Chelation therapy is the use of chelating agents to detoxify poisonous metal agents such as mercury, arsenic, and lead by converting them to a chemically inert form that can be excreted without further interaction with the human body. This type of therapy was approved by the U.S. Federal Drug Administration FDA in 1991. Chelation is also used but unproven as a treatment for autism.[10]

Although chelating agents can be beneficial, they can also be dangerous under certain circumstances. For instance, the U.S. CDC reports that use of Na2EDTA instead of CaEDTA has resulted in fatalities due to hypocalcemia.[11]

Other medical applications

Antibiotic drugs of the tetracycline family are chelators of Ca2+ and Mg2+ ions.

EDTA is also used in root canal treatment as a way to irrigate the canal. EDTA softens the dentin, facilitating access to the entire canal length and to remove the smear layer formed during instrumentation.

Gadolinium(III) compounds and chelates are often used as contrast agents in MRI scans.

See also

Notes

  1. Gilbert T. Morgan and Harry D. K. Drew. CLXII.—Researches on residual affinity and co-ordination. Part II. Acetylacetones of selenium and tellurium. J. Chem. Soc., Trans. 117 (1920): 1456. doi 10.1039/CT9201701456
  2. N.N. Greenwood, & A. Earnshaw. 1997. Chemistry of the Elements, 2nd Ed. (Oxford, UK: Butterworth-Heinemann. ISBN 0750633654), 910
  3. G. Schwarzenbach. 1952. Der Chelateffekt. Helv. Chim. Acta 35:2344–2359. doi 10.1002/hlca.19520350721
  4. U. Krämer, J.D. Cotter-Howells, J M Charnock, A H J M Baker, and J.A.C. Smith. 1996. Free histidine as a metal chelator in plants that accumulate nickel. Nature 379:635–638. doi 10.1038/379635a0.
  5. Jurandir Vieira Magalhaes, 2006. Aluminum tolerance genes are conserved between monocots and dicots. Proc. Natl. Acad. Sci. USA 103 (26): 9749-9750. doi=10.1073/pnas.0603957103. pmid=16785425. Retrieved December 24, 2008.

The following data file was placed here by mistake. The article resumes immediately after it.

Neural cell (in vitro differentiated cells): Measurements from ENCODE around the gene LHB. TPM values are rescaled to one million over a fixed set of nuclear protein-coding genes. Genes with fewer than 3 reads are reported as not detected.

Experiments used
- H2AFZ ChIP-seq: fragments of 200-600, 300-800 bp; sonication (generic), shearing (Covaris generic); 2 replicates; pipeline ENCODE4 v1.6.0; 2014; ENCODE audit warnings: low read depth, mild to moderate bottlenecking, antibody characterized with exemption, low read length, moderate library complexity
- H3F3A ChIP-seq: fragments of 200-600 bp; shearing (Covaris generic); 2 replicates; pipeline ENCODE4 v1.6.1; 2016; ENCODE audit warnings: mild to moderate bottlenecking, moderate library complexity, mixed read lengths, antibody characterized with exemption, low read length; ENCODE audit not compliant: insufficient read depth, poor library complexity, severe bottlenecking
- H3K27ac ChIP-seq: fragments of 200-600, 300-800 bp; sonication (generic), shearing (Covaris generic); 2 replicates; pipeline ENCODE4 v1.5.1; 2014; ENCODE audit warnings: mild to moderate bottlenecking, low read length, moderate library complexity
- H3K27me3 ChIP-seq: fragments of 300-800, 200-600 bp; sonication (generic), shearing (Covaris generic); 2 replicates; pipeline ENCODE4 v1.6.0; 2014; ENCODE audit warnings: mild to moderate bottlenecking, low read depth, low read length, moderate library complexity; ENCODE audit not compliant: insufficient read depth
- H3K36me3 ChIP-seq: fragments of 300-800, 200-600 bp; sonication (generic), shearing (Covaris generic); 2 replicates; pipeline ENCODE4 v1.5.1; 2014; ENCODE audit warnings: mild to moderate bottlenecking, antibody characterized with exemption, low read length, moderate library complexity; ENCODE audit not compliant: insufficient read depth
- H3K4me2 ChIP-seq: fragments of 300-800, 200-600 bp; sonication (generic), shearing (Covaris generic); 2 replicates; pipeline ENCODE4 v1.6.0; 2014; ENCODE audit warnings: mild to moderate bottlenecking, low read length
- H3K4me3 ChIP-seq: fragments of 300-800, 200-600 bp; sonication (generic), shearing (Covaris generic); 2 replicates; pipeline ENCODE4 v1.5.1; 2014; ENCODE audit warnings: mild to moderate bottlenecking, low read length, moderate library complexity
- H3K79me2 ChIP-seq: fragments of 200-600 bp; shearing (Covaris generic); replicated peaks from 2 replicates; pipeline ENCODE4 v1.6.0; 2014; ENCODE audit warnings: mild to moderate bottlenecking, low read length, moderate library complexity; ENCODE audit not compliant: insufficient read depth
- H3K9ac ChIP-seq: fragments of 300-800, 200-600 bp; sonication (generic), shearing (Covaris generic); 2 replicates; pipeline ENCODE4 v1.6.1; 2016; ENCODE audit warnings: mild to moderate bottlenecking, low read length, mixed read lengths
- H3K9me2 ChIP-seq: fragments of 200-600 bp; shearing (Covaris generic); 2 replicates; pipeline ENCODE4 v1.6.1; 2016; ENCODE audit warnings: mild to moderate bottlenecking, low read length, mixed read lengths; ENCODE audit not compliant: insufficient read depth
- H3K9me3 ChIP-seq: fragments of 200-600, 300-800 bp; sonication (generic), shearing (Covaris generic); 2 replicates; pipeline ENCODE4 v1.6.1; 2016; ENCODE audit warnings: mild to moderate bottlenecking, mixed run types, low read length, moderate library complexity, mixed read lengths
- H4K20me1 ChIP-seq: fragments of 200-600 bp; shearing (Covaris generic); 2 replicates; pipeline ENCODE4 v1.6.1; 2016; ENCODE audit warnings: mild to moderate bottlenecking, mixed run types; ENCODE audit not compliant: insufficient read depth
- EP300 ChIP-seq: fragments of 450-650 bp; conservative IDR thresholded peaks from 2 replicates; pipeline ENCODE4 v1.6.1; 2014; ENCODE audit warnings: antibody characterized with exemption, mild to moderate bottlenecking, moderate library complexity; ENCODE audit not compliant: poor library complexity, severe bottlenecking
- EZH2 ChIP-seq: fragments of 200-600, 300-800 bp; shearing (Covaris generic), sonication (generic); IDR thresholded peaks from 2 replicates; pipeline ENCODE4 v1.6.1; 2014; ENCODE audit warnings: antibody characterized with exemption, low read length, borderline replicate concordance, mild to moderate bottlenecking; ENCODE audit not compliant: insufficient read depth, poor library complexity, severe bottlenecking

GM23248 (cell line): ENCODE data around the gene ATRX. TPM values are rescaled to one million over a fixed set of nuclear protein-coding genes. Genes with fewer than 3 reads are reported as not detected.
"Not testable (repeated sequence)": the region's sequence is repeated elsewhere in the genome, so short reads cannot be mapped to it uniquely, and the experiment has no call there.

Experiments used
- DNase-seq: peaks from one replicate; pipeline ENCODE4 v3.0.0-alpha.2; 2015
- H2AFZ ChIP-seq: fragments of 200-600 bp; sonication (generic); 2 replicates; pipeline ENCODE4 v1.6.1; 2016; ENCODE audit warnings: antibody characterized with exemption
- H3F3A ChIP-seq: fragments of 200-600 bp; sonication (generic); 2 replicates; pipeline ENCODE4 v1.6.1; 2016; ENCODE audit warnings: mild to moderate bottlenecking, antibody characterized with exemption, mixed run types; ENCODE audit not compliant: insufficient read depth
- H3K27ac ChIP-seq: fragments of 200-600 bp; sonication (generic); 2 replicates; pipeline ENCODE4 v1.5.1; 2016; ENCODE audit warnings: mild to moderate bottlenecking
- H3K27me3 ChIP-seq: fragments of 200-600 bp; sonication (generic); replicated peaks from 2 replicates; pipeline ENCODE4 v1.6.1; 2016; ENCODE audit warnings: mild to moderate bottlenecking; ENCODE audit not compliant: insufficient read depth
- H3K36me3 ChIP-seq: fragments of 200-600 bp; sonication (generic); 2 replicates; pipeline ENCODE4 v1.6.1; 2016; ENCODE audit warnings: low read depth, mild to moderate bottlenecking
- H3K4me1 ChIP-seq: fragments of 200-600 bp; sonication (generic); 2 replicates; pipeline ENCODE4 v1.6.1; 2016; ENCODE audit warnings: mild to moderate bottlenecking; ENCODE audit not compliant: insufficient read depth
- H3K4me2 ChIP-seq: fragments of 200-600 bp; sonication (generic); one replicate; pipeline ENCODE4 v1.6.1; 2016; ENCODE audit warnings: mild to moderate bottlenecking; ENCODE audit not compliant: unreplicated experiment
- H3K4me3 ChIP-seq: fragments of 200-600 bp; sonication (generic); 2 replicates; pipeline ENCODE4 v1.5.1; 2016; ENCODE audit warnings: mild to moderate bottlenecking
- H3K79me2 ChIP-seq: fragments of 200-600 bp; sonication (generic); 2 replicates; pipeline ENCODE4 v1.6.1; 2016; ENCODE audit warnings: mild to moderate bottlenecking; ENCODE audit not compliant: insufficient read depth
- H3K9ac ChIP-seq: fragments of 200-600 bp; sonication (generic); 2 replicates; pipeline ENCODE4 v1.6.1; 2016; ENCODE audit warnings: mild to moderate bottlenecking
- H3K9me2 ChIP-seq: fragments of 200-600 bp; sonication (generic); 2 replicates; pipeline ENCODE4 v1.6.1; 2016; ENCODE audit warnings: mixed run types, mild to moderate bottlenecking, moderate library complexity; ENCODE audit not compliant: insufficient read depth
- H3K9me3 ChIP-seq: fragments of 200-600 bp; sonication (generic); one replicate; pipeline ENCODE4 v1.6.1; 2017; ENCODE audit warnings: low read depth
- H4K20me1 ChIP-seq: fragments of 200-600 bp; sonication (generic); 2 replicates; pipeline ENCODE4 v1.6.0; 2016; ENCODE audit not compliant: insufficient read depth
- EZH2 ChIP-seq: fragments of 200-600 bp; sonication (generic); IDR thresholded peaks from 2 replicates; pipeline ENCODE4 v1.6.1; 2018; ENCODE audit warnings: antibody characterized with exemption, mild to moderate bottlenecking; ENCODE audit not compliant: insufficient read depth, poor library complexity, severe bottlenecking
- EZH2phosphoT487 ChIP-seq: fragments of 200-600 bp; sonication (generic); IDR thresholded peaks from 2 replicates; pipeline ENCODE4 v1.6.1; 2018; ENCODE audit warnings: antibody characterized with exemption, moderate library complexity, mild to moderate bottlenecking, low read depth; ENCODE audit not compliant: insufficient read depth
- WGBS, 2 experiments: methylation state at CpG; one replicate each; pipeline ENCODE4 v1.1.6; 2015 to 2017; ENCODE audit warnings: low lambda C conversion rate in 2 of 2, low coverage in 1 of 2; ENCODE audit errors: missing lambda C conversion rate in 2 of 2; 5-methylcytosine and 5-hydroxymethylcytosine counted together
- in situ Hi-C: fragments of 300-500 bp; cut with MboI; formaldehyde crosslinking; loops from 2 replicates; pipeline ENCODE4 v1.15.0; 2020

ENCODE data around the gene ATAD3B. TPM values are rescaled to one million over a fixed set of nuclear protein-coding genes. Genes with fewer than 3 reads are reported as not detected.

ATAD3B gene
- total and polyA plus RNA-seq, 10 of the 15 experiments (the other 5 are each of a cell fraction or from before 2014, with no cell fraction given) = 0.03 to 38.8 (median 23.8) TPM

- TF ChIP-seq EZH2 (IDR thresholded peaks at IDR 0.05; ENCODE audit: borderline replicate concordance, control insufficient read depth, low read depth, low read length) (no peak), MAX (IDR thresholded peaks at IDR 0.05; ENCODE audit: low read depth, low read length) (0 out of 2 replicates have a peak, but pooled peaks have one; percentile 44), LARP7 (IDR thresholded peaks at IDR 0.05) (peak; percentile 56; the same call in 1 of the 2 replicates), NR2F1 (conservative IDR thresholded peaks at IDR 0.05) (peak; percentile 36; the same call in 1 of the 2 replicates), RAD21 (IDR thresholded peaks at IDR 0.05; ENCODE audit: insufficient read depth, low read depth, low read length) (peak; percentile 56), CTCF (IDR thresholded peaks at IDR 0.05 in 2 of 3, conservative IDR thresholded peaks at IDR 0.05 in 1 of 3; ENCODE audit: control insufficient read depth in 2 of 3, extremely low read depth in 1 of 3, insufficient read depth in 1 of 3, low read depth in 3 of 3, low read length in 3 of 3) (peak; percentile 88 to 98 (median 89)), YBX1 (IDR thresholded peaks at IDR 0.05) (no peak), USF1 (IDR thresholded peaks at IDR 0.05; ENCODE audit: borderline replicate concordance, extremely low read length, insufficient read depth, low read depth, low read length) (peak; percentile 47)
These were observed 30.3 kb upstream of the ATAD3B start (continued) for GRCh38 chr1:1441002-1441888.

6. Suk-Bong Ha, Aaron P. Smith, Ross Howden, Wendy M. Dietrich, Sarah Bugg, Matthew J. O'Connell, Peter B. Goldsbrough, and Christopher S. Cobbett. 1999. Phytochelatin synthase genes from arabidopsis and the yeast Schizosaccharomyces pombe. Plant Cell. 11:1153–1164. doi=10.1105/tpc.11.6.1153. pmid=10368185. Retrieved December 24, 2008.
  7. S.J. Lippard and J.M. Berg. 1994. Principles of Bioinorganic Chemistry. (Mill Valley, CA: University Science Books. ISBN 0935702733.)
  8. Michael Pidwirny, Introduction to the Lithosphere: Weathering. University of British Columbia Okanagan. Retrieved December 24, 2008.
  9. Prasad, (ed.) 2001. Metals in the Environment: Analysis by Biodiversity. University of Hyderabad. (New York: Dekker. ISBN 0824705238.)
  10. A. Doja and W. Roberts. Immunizations and autism: a review of the literature. Can J Neurol Sci 2006. 33 (4):341–346 pmid=17168158}}
  11. Deaths Associated with Hypocalcemia from Chelation Therapy. U.S. Centers for Disease Control, MMWR Weekly, March 3, 2006. Retrieved December 24, 2008.

References

  • Astruc, Didier. 2007. Organometallic Chemistry and Catalysis. Berlin: Springer. ISBN 9783540461289.
  • Crabtree, Robert H. 2005. The Organometallic Chemistry of the Transition Metals, 4th ed. Hoboken, NJ: Wiley. ISBN 978-0471662563.
  • Greenwood, N. N., & Earnshaw, A. 1997. Chemistry of the Elements, 2nd Edn. Oxford, UK: Butterworth-Heinemann. ISBN 0750633654.
  • Lippard, S.J. and J.M. Berg. 1994. Principles of Bioinorganic Chemistry. Mill Valley, CA: University Science Books. ISBN 0935702733.
  • McMurry, John. 2004. Organic Chemistry, 6th ed. Belmont, CA: Brooks/Cole. ISBN 0534420052.
  • Solomons, T.W. Graham, and Craig B. Fryhle. 2004. Organic Chemistry, 8th ed. Hoboken, NJ: John Wiley. ISBN 0471417998.
  • Zumdahl, Steven S. 2005. Chemical Principles. New York, NY: Houghton Mifflin. ISBN 0618372067.